Once, while interviewing for a job, I told an English department’s search committee that I would be interested in teaching a class on chastity in literature. I don’t know if my proposal alone torpedoed my candidacy, but I still remember the uncomfortable silence that followed. The message of that silence was clear: chastity is weird.
This weirdness is precisely what Lisabeth During homes in on in her intelligent, lengthy, and ambitious book The Chastity Plot. Chastity refuses to continue the cycle of generation contests and reconfigures societal imperatives, whatever those might be. “Militant chastity frustrates and allures,” During writes. “[I]t is the making of martyrs, the sign of sovereignty, and the fast track to pathology. That is why it is interesting.”
During opts for the term “chastity” rather than “celibacy” in part because chastity’s meaning is so unstable. Depending on where and when it is used, it can mean temporary or lifelong abstinence from sex, or abstinence from “unlawful” sex, or, in the Catechism’s formulation, the “successful integration of sexuality within the person and thus the inner unity of man in his bodily and spiritual being” (CCC 2337).
During calls her approach “genealogical,” which means that she does not offer a clear definition of chastity but instead tells the story of its many transformations from antiquity to the present. Among these was the shift from a rigorous, prophetic, and sometimes antisocial Christian version of chastity to a more mundane version that reinforced the social order rather than challenging it. Chastity “in the Christian tradition is a virtue of the soul. In the secular tradition it is the honor of the female sex.”
During is happily unencumbered by, and largely unaware of, the intra-Catholic debates that swirl about the concept—e.g. whether Latin-rite priests should be required to remain unmarried, or whether married couples should, under some circumstances, “live as brother and sister.” During offers neither “an apology for chastity nor a lament for its decline.” Instead, she aims to show that “the chastity ideal has profoundly influenced a number of the West’s social and personal aspirations, modifying the ways individuality, subjectivity, and psychological norms have been imagined in the modern world.”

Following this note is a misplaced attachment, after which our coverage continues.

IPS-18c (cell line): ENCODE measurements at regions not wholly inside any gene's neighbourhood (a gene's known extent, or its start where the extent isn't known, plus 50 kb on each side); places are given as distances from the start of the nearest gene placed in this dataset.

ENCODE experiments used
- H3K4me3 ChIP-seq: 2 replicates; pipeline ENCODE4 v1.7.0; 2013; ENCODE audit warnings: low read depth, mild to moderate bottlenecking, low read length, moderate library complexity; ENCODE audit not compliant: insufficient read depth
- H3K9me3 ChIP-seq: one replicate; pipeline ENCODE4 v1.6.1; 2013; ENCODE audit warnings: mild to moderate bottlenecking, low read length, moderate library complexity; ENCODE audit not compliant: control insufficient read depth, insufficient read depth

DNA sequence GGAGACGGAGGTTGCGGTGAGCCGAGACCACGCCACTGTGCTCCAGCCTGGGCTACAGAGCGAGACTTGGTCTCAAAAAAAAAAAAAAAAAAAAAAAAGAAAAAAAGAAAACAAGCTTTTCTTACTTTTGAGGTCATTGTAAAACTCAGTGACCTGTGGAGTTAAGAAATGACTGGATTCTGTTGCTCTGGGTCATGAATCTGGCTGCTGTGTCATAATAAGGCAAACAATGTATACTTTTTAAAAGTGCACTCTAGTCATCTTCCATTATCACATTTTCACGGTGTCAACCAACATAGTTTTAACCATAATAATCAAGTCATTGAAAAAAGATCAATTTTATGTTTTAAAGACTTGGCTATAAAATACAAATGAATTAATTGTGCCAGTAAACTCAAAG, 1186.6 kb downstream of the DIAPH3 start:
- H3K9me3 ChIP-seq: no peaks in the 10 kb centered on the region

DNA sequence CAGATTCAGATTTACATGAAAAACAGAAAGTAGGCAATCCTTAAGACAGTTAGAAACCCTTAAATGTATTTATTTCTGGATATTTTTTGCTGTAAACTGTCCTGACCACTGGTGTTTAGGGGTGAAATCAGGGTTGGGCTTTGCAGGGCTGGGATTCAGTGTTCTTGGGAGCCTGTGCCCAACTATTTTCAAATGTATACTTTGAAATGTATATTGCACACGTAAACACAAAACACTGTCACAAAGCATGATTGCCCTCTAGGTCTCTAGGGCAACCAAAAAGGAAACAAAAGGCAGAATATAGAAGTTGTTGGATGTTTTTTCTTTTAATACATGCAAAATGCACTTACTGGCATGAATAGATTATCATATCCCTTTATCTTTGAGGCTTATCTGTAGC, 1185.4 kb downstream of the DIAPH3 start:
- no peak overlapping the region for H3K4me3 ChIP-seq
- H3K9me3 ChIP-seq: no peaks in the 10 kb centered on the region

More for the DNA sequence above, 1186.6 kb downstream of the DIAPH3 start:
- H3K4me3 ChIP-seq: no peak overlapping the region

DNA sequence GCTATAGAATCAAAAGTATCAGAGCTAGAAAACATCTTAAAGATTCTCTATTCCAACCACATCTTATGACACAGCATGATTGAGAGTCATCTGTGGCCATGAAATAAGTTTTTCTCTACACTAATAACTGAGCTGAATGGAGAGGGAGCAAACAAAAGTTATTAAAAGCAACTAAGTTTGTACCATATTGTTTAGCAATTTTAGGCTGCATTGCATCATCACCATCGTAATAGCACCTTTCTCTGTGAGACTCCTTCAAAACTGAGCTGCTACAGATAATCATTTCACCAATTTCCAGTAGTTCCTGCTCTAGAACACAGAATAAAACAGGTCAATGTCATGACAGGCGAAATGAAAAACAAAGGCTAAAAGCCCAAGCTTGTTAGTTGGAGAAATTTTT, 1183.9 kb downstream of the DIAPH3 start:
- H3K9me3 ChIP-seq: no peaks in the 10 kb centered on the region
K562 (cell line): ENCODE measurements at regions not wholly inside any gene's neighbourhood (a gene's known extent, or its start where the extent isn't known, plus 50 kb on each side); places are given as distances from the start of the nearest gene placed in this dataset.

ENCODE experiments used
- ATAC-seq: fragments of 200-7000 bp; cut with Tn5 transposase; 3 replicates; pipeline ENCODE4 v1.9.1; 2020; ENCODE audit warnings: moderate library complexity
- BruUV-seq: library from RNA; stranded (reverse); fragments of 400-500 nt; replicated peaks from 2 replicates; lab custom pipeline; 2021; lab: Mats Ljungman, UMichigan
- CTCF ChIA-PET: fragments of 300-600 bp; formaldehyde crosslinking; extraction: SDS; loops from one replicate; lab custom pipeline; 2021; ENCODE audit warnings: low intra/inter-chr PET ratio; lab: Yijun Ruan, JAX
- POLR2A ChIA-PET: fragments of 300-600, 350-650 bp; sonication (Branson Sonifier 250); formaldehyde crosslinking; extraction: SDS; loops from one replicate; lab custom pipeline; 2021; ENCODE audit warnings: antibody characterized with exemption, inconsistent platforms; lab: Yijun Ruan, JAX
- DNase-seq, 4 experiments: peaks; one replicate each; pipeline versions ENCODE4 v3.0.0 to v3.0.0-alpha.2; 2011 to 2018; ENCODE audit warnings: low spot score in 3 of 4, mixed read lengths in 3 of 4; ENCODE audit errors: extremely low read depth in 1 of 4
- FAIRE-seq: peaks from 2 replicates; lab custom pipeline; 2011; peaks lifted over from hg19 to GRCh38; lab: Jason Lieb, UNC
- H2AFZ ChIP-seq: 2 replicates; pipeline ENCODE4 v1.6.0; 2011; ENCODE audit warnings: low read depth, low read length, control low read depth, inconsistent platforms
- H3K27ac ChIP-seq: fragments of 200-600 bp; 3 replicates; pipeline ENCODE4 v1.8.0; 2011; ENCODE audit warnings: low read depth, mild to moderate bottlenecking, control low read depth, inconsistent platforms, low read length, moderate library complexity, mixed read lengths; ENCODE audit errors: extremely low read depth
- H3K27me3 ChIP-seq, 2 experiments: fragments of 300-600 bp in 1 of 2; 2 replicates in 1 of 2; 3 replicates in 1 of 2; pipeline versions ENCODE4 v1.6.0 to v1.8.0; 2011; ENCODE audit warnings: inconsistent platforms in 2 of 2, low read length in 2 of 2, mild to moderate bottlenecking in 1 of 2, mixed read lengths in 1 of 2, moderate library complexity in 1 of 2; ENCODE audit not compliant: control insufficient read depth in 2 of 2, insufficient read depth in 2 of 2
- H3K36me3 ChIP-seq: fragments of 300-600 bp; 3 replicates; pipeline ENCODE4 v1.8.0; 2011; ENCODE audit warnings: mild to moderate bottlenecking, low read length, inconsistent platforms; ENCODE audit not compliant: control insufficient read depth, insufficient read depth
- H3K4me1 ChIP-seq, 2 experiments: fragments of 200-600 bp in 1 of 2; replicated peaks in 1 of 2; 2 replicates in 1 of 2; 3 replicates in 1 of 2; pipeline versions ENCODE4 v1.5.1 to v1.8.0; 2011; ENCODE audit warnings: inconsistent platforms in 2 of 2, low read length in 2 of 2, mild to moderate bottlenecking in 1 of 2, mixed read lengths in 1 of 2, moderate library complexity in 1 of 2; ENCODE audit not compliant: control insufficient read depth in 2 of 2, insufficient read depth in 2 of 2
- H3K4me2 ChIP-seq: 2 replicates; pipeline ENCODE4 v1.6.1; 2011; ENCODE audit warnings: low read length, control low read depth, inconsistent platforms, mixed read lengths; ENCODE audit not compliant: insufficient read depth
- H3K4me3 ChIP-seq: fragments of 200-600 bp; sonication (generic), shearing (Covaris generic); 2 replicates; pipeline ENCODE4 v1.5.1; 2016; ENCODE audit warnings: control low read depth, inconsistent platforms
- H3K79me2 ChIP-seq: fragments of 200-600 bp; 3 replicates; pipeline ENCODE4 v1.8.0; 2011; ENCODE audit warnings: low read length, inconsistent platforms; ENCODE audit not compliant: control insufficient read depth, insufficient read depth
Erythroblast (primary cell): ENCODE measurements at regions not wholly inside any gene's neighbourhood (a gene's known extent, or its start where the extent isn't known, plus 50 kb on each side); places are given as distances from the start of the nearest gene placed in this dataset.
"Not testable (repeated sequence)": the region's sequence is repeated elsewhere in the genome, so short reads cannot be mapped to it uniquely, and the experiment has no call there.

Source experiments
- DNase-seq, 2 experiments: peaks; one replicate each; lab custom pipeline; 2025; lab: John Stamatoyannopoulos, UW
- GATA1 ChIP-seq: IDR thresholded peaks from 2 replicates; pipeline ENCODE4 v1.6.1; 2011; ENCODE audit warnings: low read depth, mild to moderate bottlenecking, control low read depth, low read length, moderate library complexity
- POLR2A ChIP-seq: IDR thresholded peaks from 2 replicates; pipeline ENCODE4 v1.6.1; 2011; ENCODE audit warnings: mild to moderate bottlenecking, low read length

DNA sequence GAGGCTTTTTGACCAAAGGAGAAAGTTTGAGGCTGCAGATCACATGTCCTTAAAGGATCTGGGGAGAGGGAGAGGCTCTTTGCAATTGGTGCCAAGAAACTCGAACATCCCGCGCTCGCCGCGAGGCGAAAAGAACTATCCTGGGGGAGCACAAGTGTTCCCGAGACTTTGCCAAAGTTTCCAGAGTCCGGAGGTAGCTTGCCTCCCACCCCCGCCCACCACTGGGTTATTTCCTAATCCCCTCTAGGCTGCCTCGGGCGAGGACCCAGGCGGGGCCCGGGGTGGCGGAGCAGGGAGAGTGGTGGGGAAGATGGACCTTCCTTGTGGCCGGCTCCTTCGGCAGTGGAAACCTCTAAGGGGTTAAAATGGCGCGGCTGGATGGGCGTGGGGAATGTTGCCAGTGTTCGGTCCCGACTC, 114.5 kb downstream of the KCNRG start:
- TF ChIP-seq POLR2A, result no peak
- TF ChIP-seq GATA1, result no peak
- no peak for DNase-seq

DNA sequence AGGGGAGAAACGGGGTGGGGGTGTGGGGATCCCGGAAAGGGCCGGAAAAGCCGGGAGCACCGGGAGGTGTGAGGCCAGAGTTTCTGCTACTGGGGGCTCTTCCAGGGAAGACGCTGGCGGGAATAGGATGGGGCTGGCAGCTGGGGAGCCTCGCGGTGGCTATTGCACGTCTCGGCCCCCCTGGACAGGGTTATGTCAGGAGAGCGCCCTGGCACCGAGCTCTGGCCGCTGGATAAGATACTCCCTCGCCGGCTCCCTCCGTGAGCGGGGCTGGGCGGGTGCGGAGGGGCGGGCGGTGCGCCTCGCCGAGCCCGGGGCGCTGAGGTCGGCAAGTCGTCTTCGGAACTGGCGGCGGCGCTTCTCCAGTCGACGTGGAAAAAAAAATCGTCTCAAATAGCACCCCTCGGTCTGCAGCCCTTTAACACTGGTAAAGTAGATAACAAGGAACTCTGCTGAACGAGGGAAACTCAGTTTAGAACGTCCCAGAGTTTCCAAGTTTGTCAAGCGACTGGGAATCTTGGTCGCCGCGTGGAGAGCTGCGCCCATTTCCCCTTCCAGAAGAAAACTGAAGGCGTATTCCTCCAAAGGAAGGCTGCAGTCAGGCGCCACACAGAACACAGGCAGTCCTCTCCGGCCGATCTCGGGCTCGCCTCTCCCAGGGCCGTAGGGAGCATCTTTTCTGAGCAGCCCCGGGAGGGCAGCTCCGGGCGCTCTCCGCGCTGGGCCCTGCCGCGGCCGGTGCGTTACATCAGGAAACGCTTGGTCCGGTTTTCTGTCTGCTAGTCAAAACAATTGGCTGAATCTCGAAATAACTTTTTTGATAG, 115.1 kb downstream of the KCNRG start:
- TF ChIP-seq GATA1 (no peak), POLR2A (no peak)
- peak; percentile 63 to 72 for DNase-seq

During identifies a “chastity plot,” which comes in major and minor versions: the “eunuch’s plot” and the “maiden’s plot.” Despite their similarities, the two have different aspirations: “While the eunuch stakes almost everything on the chance for otherworldly transformation, the maiden seeks to have her significance recognized in the world.” The distinction can be illustrated by comparing the Golden Legend’s “Life of Saint Agnes” with Jane Eyre. St. Agnes does all she can to avoid marriage. Claiming to be “loved of another lover,” Jesus, she aims at something higher than marriage to a powerful Roman. She would rather die than marry. Like St. Agnes, Jane Eyre fends off a rich man’s proposal of marriage. But Jane’s rejection of marriage, unlike St. Agnes’s, is only provisional. Jane doesn’t want to transcend marriage; she wants a good marriage.
Today, During observes, the maiden’s plot has long “outstripped the eunuch’s plot” and has morphed into “that mainstay of novel and film, the marriage plot.” The fact that you’re much more likely to have read—or at least to know about—Jane Eyre’s life than St. Agnes’s illustrates During’s point.
During has unearthed a range of examples that I found fascinating. (Did you know that the slogan of the early-twentieth-century English suffragist Christabel Pankhurst was “Votes for Women, Chastity for Men”?) While During draws on the work of historians, her main sources tend to be philosophical and literary. After an overview of Nietzsche and Freud’s critiques of ascetic ideals, there are chapters on Euripides’s “masculine hero of chastity” Hippolytus, Puccini’s unfinished opera Turandot, Tracy Lord in The Philadelphia Story, the Danaids in The Suppliants, and England’s “Virgin Queen,” Elizabeth I.